Is Your Horse Just Itchy? Or Could It Be Pinworm?

Is he just itchy or could your horse have pinworm. pony rubbing tail
While rubbing their bottoms and tails on fences, gates, doors, trees, walls etc. is normal behaviour for a horse. If you find your horse rubs a lot the cause may be more sinister than just needing to itch! It could be pinworm.
This post will help you to set your mind at ease. Help you discover if your horse has pinworm. And talk you through how to treat pinworm. So your horse no longer has a tail it looks like a toilet brush or is rubbing himself raw!
Now there are other reasons too for tail rubbing, such as:
• allergies,
• lice,
• sweet itch,
• vices, etc.
So do make sure you investigate all these causes.
Starting with checking for pinworm is a good first step because it is easy and cheap to do.

What is Pinworm

 Pinworm (Oxyuris Equi) are white and up to 15cm long.
They live mostly in a horse’s right dorsal colon.
The worms themselves are not the causes of the rubbing. It’s the female pinworms who lay their eggs around the horses’ anus, which causes the irritation. This then leads to the female worms dying off and passed out in the droppings.
In 3-5 days the eggs become infectious.

Symptoms of Pinworm 

  • Tail itching
  • Sticky off-white mucus around the anus of the horse/pony 
  • Colic 
  • Loss of appetite 
  • General depression
Yet many horses suffering, may not show signs of infestation. It is easy for pinworm infestation to go unnoticed.

Is pinworm bad for my horse?

Pinworm doesn’t damage your horse’s digestive system, unlike tapeworm and redworm. But infection does irritate the horse. Causing rubbing of the tail which if excessive can break the skin and cause infections etc.

Can you see pinworm in the poo?

Pinworm are actually one of the most commonly seen worms in horse droppings. This is because they do not live in the digestive tract. Once the females lay their eggs, they die and come out in the droppings. Pinworms look like bean sprouts, in the droppings and are very easy to recognise.

How to find out if your horse has pinworm

Testing for pinworm is very simple.
  1. In the morning (as pinworms are most active at night) take the sticky tape in the kit. Press it firmly onto the horse’s skin around his anus. Take care to avoid his hair.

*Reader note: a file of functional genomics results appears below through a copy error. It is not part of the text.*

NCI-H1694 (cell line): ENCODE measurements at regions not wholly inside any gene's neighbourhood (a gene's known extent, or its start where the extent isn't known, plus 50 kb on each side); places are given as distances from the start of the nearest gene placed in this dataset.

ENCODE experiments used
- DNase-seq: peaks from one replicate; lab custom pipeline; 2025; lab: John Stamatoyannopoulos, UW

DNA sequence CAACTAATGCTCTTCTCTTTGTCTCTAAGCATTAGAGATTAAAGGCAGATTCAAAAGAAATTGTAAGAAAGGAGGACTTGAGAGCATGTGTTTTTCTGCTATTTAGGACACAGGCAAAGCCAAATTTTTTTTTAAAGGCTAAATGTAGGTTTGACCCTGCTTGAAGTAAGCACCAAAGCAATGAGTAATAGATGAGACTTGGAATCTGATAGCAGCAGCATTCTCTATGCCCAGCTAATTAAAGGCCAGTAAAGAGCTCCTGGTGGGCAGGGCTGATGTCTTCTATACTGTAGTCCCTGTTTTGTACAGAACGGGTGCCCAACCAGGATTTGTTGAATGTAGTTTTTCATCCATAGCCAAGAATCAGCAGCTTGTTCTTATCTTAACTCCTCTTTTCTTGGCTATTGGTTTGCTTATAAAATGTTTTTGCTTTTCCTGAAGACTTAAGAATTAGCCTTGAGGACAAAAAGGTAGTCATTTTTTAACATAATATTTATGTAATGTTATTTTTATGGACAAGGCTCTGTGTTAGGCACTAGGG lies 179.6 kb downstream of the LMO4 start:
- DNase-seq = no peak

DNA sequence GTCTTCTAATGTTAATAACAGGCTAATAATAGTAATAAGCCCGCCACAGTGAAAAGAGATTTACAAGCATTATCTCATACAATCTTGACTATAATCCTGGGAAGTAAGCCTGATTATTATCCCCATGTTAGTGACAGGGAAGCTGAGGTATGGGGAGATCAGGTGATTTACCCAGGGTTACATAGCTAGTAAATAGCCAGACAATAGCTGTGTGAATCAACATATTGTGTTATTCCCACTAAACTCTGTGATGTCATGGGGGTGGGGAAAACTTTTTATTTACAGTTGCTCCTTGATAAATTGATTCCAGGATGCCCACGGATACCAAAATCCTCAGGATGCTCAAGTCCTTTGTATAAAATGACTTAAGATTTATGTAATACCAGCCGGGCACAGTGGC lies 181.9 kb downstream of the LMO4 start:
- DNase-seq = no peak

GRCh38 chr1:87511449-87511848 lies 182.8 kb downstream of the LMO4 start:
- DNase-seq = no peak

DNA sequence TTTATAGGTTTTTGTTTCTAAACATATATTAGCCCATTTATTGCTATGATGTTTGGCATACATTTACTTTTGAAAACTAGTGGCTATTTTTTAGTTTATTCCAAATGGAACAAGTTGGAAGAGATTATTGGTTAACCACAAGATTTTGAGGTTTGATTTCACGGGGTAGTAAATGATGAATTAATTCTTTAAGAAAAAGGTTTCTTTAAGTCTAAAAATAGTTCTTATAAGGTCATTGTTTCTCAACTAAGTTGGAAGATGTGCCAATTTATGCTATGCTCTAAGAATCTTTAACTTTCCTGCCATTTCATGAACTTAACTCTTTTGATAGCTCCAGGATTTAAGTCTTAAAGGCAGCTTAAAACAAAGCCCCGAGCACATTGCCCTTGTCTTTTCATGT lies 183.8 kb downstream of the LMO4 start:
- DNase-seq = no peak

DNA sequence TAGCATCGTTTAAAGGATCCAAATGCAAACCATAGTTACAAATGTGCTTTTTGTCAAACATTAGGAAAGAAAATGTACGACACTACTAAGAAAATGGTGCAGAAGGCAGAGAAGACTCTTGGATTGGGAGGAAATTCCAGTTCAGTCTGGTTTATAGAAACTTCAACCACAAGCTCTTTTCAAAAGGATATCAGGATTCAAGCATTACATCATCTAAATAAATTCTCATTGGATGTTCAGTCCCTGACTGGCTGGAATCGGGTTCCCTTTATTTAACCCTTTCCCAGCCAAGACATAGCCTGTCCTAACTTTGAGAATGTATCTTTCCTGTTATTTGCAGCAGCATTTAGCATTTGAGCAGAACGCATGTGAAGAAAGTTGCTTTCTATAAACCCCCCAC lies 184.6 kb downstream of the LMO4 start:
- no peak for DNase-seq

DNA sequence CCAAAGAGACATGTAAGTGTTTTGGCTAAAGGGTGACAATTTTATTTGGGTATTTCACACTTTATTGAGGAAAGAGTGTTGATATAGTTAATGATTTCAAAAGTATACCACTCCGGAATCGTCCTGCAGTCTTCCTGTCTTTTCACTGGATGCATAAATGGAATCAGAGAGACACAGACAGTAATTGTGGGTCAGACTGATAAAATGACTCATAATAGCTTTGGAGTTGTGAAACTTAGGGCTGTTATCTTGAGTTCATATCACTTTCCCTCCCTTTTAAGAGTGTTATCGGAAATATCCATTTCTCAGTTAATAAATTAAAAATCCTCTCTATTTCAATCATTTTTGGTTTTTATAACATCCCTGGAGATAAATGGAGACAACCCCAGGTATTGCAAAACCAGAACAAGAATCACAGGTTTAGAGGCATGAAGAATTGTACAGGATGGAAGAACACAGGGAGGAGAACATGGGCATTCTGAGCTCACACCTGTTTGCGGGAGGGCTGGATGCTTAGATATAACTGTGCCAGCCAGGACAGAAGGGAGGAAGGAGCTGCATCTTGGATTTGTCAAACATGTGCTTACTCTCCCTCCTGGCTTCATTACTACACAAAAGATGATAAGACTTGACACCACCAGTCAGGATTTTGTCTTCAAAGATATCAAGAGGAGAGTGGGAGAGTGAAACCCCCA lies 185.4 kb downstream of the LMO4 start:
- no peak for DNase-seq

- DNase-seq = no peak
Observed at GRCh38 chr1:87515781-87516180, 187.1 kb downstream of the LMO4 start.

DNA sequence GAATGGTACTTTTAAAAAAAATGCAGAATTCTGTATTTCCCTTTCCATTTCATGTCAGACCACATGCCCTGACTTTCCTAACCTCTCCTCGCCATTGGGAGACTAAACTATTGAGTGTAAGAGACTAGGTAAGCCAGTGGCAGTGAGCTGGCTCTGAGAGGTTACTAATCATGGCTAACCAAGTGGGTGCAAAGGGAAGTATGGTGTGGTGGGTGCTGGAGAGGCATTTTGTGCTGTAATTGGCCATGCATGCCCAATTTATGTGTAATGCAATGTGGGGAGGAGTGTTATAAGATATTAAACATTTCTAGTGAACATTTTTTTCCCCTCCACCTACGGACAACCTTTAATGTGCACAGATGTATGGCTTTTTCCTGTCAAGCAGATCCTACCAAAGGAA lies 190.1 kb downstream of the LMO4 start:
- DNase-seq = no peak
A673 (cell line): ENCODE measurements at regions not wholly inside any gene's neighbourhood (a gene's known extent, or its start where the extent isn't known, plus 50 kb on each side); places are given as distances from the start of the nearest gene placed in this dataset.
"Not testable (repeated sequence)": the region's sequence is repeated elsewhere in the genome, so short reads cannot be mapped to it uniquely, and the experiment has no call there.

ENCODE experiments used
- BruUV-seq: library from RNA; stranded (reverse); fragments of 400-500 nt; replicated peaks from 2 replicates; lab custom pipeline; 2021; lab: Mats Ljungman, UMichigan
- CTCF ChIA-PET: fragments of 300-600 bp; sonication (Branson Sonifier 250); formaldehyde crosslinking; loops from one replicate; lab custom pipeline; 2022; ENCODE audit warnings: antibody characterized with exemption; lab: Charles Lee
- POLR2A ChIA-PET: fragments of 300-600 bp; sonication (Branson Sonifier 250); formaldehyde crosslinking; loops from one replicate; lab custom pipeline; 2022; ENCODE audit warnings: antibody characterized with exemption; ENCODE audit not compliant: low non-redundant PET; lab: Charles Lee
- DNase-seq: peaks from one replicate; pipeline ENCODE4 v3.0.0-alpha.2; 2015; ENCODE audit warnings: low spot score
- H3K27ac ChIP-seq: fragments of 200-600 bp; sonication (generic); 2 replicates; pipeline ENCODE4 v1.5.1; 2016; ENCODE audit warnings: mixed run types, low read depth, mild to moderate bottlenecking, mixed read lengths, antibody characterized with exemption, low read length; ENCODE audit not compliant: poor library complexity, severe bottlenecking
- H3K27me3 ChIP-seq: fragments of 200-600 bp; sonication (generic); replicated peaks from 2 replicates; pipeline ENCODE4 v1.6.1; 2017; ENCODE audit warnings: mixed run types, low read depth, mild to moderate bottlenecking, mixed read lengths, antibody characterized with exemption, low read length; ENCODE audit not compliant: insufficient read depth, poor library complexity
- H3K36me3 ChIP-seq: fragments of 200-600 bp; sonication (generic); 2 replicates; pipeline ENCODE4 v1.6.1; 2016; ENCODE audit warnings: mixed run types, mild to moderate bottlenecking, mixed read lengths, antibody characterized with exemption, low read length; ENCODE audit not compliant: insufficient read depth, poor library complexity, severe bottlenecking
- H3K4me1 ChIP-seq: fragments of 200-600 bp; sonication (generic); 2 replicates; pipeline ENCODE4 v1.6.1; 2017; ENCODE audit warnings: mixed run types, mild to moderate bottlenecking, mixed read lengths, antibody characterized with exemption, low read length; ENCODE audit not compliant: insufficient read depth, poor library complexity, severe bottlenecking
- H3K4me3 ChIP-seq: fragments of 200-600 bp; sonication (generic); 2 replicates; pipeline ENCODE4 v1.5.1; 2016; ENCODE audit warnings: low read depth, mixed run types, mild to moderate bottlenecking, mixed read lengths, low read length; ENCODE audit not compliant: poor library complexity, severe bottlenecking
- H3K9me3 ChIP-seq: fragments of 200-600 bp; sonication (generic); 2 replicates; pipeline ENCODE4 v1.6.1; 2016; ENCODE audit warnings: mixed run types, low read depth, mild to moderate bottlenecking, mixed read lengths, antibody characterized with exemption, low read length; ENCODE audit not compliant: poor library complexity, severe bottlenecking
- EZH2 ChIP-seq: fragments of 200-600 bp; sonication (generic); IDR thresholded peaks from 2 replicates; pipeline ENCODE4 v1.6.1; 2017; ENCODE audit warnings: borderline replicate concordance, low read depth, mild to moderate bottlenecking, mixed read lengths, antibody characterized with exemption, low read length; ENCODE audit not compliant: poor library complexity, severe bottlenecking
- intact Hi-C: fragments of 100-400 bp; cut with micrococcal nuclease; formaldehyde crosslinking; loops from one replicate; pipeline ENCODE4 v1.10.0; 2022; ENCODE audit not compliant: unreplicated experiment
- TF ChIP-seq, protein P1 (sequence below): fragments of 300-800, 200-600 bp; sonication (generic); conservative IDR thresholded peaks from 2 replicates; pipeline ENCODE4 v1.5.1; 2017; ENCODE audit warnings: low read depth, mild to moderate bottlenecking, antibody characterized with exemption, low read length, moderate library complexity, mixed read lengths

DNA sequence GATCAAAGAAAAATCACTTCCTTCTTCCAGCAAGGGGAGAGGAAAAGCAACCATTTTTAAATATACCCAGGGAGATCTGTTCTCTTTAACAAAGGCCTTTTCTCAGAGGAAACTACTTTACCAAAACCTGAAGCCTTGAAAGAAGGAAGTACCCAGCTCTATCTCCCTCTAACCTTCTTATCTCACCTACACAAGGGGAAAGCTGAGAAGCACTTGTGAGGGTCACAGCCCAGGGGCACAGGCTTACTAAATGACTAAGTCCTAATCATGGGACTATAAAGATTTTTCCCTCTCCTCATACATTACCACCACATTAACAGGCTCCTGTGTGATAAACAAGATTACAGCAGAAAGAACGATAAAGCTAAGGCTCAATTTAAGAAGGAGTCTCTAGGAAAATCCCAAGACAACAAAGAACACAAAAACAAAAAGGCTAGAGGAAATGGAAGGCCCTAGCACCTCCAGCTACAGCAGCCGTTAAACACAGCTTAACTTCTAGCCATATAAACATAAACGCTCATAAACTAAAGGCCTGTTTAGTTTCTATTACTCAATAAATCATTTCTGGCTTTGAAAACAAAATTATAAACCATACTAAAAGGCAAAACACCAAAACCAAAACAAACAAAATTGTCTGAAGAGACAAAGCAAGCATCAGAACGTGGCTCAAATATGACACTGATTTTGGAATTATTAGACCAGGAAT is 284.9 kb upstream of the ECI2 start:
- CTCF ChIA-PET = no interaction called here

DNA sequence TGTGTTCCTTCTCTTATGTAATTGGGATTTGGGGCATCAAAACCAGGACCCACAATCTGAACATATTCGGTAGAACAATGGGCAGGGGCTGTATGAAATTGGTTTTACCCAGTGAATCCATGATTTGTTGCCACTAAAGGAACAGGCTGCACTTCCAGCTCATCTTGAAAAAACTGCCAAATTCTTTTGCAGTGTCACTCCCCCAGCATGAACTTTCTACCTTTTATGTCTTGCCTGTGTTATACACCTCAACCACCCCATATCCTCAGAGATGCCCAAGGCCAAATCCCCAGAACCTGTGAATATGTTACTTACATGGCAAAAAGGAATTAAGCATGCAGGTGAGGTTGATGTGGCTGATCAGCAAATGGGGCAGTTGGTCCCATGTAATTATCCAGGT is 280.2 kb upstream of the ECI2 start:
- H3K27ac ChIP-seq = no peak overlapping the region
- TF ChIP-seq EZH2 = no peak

2. Fold the tape so it sticks, sticky side to sticky side.
  3. Put your sample in your return envelope
  4. Ensure your details are written on the card and enclosed with the sample
  5. Post
We will inform you of the result as soon as we know

How to Treat Pinworm

Should your horse have pinworm then you need to treat to eradicate the infection.
Often after treatment, there are reports of the reappearance of eggs.

Our advice is to:

1 – Start good stable hygiene, Disinfect all surfaces your horse may rub on.
2 – Make sure you keep the horses anus clean, wipe with a disposable cloth every morning and night. You may find that applying vaseline around the anus, will help to prevent the eggs laid there from sticking to the skin.
3 – Treat with a 5 day course of fenbendazole (Panacur 5 day guard) or a double dose of pyrantel (Strongid p)
4 – Retest in a few months time to see if you have been successful.

Other advice

I had a conversation with my Vet Dr David Platt, recently about how tricky pinworm is to treat. He gave me this advice, (and agreed that I can share with my clients too!).
However, should you wish to try this please be aware that is being used off licence under the cascade scheme as Strongid P is only licensed to be given orally.
I have not tried this treatment and cannot vouch for its effectiveness. But I share on the hopes that if you have tried everything and still have a pinworm problem this may work for you.
My vet suggested using Strongid P Paste mixed with aqueous cream, around the anus. Apply last thing at night and first thing in the morning for 2-3 weeks. Apparently, this has been able to eradicate pinworm in a few cases! As it seems to be effective in killing of the egg-laying females.
If you do try this treatment please let me know if it worked for you.

Do you know anyone who is struggling to treat pinworm?

We hope this blog has been useful please share
Because symptoms such as bottom rubbing and itching are normal for horses. Very often pinworm it is not detected by owners and it is easily spread.
If you think your horse may have pinworm you can buy a test here:


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All the information on this website – – is published in good faith and for general information purposes only. Equine Faecal Egg Count Solutions does not make any warranties about the completeness, reliability and accuracy of this information. Any action you take upon the information you find on this website (Equine Faecal Egg Count Solutions), is strictly at your own risk. Equine Faecal Egg Count Solutions will not be liable for any losses and/or damages in connection with the use of our website. 

Please seek advice for your horse from your vet or SQP before treating your horse.

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